Elmer the elephant is bright-colored patchwork all over. No wonder the other elephants laugh at him! If he were ordinary elephant color, the others might stop laughing. That would make Elmer feel better, wouldn’t it? The surprising conclusion of David McKee’s comical fable is a celebration of individuality and the power of laughter.
Elmer the elephant, a colorful character because of his patchwork hide and sense of humor, tries to blend in with the herd, but soon realizes that he’s happiest just being himself.
I love Elmer, it is such a fun story and a real classic. My youngest daughter, nearly 3 years old, has just discovered it and it’s her current favourite bedtime read. To begin with I don’t think she really got the story but she did love the pictures of the elephants. She liked finding the big ones, small ones, ones with different ears and so on. She loves looking at all the colours on Elmer and pointing out which ones she knows and finding the animals Elmer walks past on his journey and naming them too. Her favourite page is when all the elephants dress up in different patterns at the end and choosing her ‘best one’. The pictures are great, lots of colour, lots of elephants and in this case a real aid to helping understand the story.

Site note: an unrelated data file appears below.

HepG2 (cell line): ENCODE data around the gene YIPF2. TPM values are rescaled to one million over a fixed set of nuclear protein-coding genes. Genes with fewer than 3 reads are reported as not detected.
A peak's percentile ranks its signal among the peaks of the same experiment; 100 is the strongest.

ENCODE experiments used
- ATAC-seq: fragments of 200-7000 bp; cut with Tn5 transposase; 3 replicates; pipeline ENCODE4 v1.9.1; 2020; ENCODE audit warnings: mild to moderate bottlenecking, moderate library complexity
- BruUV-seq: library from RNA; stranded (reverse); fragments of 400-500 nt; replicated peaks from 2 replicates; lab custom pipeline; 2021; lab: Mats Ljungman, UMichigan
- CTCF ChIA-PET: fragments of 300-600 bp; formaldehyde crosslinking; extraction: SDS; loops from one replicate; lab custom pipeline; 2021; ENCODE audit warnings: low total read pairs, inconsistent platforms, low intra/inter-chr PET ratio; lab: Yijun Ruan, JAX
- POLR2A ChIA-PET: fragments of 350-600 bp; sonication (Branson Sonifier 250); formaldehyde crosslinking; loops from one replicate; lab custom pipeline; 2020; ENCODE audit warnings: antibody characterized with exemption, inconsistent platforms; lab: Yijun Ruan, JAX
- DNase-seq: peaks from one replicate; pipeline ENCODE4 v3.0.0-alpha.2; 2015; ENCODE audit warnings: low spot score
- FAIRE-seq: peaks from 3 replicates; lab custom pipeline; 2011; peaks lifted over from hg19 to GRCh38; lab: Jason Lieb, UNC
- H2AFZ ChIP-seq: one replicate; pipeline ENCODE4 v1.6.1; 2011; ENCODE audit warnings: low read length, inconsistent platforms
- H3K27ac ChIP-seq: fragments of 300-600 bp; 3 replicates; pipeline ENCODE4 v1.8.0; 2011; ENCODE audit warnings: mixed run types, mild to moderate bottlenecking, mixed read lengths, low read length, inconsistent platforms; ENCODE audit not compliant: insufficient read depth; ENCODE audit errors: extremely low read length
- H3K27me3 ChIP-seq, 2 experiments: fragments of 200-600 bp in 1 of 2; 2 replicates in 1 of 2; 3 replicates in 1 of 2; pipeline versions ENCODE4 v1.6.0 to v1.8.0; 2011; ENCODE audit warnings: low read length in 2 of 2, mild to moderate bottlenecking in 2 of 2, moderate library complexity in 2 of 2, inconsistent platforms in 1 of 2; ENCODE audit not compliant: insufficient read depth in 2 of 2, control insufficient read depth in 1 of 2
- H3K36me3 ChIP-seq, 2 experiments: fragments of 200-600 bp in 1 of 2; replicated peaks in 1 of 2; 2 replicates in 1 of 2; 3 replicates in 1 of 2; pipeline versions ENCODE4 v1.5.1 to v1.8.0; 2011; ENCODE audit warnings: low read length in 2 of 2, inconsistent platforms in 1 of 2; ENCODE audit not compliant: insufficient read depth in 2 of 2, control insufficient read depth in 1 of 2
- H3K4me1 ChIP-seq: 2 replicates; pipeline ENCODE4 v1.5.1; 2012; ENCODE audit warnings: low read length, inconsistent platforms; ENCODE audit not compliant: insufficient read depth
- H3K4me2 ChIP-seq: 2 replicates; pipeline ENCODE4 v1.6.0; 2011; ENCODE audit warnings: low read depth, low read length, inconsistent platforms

After a few readings we began to talk more about the story. Elmer is a patchwork elephant, so different to all his friends. He is also the life and soul of the party but one day he tires of being different and disguises himself as an ordinary elephant. When he comes back is friends don’t recognise him and Elmer finds things a little dull. He makes all the other elephants jump and surprises them, then they realise he is actually Elmer. This is a lot of fun and it was great to see Sienna on the day she realised that the grey elephant was Elmer dressed up. As I said the pictures really helped with this. As Elmer stood in the rain and you can see half of him patchwork and half grey the penny finally dropped. “that’s Elmer”!
With a slightly older child there is so much to get out of this too, about being yourself, being different and it’s not what you look like but what you are like that counts. But this isn’t told in any kind of moralistic way.
Verdict: It is a lively funny story that you can read over and over and get loads out of. Brilliant!
Reviewed by Helen